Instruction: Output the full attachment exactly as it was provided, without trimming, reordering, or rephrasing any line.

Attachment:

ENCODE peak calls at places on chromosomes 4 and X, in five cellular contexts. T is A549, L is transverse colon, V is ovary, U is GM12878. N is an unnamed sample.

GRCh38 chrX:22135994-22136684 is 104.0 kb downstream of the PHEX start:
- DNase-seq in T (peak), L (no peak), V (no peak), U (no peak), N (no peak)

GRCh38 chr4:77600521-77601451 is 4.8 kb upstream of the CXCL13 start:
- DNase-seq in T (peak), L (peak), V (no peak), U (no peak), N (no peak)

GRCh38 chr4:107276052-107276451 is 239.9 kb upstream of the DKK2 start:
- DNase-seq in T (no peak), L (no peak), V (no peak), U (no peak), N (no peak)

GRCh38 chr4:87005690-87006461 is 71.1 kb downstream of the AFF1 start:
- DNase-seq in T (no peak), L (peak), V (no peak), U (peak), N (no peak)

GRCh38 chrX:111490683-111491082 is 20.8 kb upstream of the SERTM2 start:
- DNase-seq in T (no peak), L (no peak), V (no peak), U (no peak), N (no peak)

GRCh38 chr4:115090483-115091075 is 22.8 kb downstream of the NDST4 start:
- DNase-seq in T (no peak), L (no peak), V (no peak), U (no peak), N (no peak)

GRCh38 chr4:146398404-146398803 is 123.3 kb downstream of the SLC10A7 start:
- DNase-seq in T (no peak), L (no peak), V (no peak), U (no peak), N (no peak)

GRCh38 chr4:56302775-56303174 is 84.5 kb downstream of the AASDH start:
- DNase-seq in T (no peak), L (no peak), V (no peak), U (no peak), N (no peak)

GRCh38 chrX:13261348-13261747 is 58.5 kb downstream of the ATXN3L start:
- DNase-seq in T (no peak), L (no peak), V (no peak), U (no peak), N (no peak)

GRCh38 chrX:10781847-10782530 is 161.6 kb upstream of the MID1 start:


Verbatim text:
ENCODE peak calls at places on chromosomes 4 and X, in five cellular contexts. T is A549, L is transverse colon, V is ovary, U is GM12878. N is an unnamed sample.

GRCh38 chrX:22135994-22136684 is 104.0 kb downstream of the PHEX start:
- DNase-seq in T (peak), L (no peak), V (no peak), U (no peak), N (no peak)

GRCh38 chr4:77600521-77601451 is 4.8 kb upstream of the CXCL13 start:
- DNase-seq in T (peak), L (peak), V (no peak), U (no peak), N (no peak)

GRCh38 chr4:107276052-107276451 is 239.9 kb upstream of the DKK2 start:
- DNase-seq in T (no peak), L (no peak), V (no peak), U (no peak), N (no peak)

GRCh38 chr4:87005690-87006461 is 71.1 kb downstream of the AFF1 start:
- DNase-seq in T (no peak), L (peak), V (no peak), U (peak), N (no peak)

GRCh38 chrX:111490683-111491082 is 20.8 kb upstream of the SERTM2 start:
- DNase-seq in T (no peak), L (no peak), V (no peak), U (no peak), N (no peak)

GRCh38 chr4:115090483-115091075 is 22.8 kb downstream of the NDST4 start:
- DNase-seq in T (no peak), L (no peak), V (no peak), U (no peak), N (no peak)

GRCh38 chr4:146398404-146398803 is 123.3 kb downstream of the SLC10A7 start:
- DNase-seq in T (no peak), L (no peak), V (no peak), U (no peak), N (no peak)

GRCh38 chr4:56302775-56303174 is 84.5 kb downstream of the AASDH start:
- DNase-seq in T (no peak), L (no peak), V (no peak), U (no peak), N (no peak)

GRCh38 chrX:13261348-13261747 is 58.5 kb downstream of the ATXN3L start:
- DNase-seq in T (no peak), L (no peak), V (no peak), U (no peak), N (no peak)

GRCh38 chrX:10781847-10782530 is 161.6 kb upstream of the MID1 start: